Science Interviews


Sun, 21st Oct 2012

Stand Up Maths and the Festival of the Spoken Nerd

Matt Parker, Festival of the Spoken Nerd

Listen Now    Download as mp3 from the show Is there a Googol of anything in the Universe?

Matt Parker, the stand-up mathematician joins us this week!  He’s currently on tour promoting a light-hearted view of science and maths as part of the Festival of the Spoken Nerd.  Hello Matt, tell us a little bit about you...

Matt -   As you’ve mentioned, I sit in a middle of a very weird Venn diagram.  I work doing proper maths communication, so I'm based at Queen Mary University of London in the maths department, but I also work doing stand-up comedy.  And so, this tour is a combination of both those things.  We get to do maths live on stage for comedy audiences.

Chris -   The two wouldn’t normally be regarded as good bed fellows.

Helen, Steve and Matt - The Festival of the Spoken NerdMatt -   No and we’re very excited that we actually get to take this on a tour because we started just doing a monthly night in London where there were 3 of us – myself, and other stand-ups Steve Mould and Helen Arney.  We began just doing the really nerdy comedy and experiments, and music that we enjoy.  And people started to show up to watch it, and we gradually got bigger and bigger audiences, and we started selling out bigger venues.  And now, we’re being taken on a 22-date tour all across the UK.

Chris -   For the first time.

Matt -   Yeah, this is it.  So, this is our first ever tour.  We’re going out, bringing live nerdery to the people.

Chris -   Who comes along and listens to maths comedy?

Matt -   Well, we try to be very inclusive.  We do obviously attract a wide spread with some extreme values of nerds.  So hard-core nerds show up and believe me, there is something in there for them, but they tend to also bring friends, partners and members of their family who are not as nerdy.  And so, we’ve worked very hard to make sure that this is also a legitimate comedy show.  So you can come, you can enjoy the show without having got a very good ‘A’ level in maths.

Chris -   Or with a very bad ‘A’ level.  How do you actually make maths funny?  Tell us a bit about the content of the show, what sorts of things do you discuss?

Matt -    We try, in this show, to do all the sciences.  We try to do a little bit of physics, so we’ve got a flame tube which is this flame "graphic equaliser" and we can put different frequencies into it and it responds different ways.  I will be solving a Rubik's cube live on stage.  I’ll also be doing a very dangerous experiment.  I'm recreating one of Michael Faradays’ experiments from the Royal Institution where I'm using parabolas to set things on fire.  So, it’s just all our favourite nerdy things that we can do on stage, occasionally involving fire.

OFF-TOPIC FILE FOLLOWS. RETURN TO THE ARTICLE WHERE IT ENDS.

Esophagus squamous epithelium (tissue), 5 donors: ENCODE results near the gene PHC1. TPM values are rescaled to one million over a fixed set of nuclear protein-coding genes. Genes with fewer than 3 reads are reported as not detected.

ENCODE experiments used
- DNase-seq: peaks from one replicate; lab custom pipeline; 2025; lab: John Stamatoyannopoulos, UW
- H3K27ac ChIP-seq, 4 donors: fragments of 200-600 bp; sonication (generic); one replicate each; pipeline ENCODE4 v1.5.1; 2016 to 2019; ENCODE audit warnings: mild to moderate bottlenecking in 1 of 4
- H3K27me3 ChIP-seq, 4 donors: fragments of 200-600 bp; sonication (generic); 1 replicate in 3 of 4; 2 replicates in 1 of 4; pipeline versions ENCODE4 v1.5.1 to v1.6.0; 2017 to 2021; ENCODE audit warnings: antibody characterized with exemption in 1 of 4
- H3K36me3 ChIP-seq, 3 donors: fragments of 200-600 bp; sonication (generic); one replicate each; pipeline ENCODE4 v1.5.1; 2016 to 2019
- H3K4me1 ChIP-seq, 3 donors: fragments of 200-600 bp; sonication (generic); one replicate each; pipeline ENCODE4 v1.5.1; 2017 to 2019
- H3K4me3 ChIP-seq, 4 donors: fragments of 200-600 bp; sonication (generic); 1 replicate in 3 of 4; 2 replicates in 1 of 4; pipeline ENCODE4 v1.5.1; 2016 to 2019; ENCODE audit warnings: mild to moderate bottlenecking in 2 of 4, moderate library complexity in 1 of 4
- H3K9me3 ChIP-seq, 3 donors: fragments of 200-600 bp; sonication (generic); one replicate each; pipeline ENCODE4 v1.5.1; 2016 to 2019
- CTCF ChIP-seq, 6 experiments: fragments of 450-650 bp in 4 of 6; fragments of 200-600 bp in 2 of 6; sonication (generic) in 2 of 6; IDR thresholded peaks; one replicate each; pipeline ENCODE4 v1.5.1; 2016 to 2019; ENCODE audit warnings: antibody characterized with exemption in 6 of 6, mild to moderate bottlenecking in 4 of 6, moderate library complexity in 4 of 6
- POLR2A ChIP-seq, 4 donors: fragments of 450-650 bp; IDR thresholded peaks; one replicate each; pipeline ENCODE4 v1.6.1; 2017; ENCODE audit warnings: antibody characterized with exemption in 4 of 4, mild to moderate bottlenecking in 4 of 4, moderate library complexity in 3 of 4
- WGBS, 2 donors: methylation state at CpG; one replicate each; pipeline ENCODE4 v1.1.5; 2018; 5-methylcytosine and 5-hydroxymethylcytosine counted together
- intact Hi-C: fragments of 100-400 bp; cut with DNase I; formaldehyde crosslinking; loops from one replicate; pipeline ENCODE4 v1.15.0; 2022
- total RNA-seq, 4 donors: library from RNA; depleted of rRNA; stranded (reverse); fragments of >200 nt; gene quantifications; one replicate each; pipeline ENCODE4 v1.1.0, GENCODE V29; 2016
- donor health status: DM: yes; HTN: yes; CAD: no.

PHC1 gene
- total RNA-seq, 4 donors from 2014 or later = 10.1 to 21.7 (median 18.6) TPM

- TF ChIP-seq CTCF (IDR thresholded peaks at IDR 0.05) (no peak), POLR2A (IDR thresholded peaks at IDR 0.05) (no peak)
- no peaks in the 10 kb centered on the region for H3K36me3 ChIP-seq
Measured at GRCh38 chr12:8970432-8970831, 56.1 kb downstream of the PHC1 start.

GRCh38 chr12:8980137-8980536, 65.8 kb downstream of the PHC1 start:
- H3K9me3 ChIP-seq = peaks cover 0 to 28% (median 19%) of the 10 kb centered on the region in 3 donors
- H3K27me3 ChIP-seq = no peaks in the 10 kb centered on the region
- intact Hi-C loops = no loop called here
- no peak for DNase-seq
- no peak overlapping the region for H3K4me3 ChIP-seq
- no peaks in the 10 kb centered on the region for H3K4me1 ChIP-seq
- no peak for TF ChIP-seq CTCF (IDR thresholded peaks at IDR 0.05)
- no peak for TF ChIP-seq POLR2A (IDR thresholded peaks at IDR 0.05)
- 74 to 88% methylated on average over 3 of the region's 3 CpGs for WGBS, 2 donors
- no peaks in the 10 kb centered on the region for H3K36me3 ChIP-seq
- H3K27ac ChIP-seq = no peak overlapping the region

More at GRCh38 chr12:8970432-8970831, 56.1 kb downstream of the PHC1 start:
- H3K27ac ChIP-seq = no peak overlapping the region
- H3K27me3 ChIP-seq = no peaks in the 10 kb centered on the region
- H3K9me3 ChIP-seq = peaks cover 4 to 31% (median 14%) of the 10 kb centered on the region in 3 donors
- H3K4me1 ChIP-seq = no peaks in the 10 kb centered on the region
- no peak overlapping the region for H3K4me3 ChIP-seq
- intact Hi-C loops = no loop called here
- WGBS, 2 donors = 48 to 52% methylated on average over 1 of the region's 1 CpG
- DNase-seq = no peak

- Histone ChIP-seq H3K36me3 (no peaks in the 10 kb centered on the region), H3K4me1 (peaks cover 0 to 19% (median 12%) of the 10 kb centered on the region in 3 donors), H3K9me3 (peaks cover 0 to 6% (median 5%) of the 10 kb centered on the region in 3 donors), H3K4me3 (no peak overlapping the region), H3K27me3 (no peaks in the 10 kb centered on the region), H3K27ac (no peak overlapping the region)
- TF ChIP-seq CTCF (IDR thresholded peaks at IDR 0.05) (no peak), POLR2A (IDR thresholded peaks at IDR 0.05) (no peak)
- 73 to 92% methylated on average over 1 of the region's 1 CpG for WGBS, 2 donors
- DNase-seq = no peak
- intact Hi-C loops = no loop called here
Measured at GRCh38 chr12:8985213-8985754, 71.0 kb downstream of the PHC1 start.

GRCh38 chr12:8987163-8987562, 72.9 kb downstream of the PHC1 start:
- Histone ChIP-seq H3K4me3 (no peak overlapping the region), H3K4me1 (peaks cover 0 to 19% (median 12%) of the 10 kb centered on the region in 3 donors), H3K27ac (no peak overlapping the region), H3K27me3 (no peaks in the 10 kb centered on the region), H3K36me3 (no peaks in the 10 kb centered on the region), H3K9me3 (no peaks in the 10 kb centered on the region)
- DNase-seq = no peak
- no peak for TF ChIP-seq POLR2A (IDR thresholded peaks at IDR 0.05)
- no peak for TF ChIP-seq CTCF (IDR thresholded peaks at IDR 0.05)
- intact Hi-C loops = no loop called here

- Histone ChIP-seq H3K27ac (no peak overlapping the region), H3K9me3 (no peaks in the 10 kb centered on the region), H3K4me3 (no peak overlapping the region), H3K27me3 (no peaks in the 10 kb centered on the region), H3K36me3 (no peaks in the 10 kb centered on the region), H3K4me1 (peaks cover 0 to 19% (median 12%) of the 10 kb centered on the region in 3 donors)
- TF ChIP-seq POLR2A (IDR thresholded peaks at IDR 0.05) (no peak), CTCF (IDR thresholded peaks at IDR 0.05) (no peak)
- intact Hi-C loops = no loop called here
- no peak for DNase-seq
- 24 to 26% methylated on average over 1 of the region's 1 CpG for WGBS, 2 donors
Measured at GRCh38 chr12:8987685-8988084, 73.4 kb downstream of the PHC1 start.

Chris -   Now listeners who are listening very carefully may have noted that you don’t sound local.  So how do you come to be here doing this because you're originally from Australia, aren't you?  Western Australia?

Matt -   Yes, I do strange things to vowels.  I'm from Perth originally where I studied and went to the University of Western Australia, where I did physics, and then went on to do maths, and after that, I became a secondary maths teacher.  I moved to London about 8 years ago to teach maths and I've gradually shifted from being a normal – I use the word ‘normal’ carefully – maths teacher in schools into working part-time for a university and also doing comedy part-time.

Maths_equationsChris -   It’s quite brave of Queen Mary University of London to say, "let’s actually make a job around this sort of thing."

Matt -   Queen Mary have been incredibly supportive.  So, I'm their public engagement in maths fellow, and so, a lot of my job is to communicate maths to other people.  I do a lot of maths writing and things like this, lots of mass media, but I also work with the academics and the students.  And so, a decent amount of my job is training and working with the undergraduates to help them communicate maths to other people and to go into schools and work with young people.  I also work with the academics to help them communicate the research they're doing to other people who may not know as much maths.

Chris -   Do you actually have any evidence as to whether this translates into a tangible benefit, a measurable benefit for QMUL?  In other words, do you see a lot more people applying into maths as undergraduates than you would’ve done, were you not there?

Matt -   Well, Queen Mary do keep a close eye on where people apply from and they can try to find out how they heard about it, but that’s much harder to get to.  So, we do track numbers of people applying and we do track where they live when they apply to the university, but all the work that I do is not focused just on getting people to come to Queen Mary - although I'm biased, I think it’s a great maths department.  My goal and in fact, all the outreach work we do at Queen Mary, is to get people excited to do Maths or something science related, but we don’t mind which university they go to.  We just want more young people going into the science subjects.



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Can maths be funny?
Only for very large values of epsilon. Bored chemist, Tue, 23rd Oct 2012

If you kill a geek, is it nerder? grizelda, Wed, 24th Oct 2012

Genius, both of you.... chris, Wed, 24th Oct 2012

Now for one a little closer to the ground because the last couple were in a low orbit, if you ask me.

If you divide the circumference of a Jack-o'-lantern by it's diameter, do you get pumpkin pi?
Boogie, Thu, 1st Nov 2012

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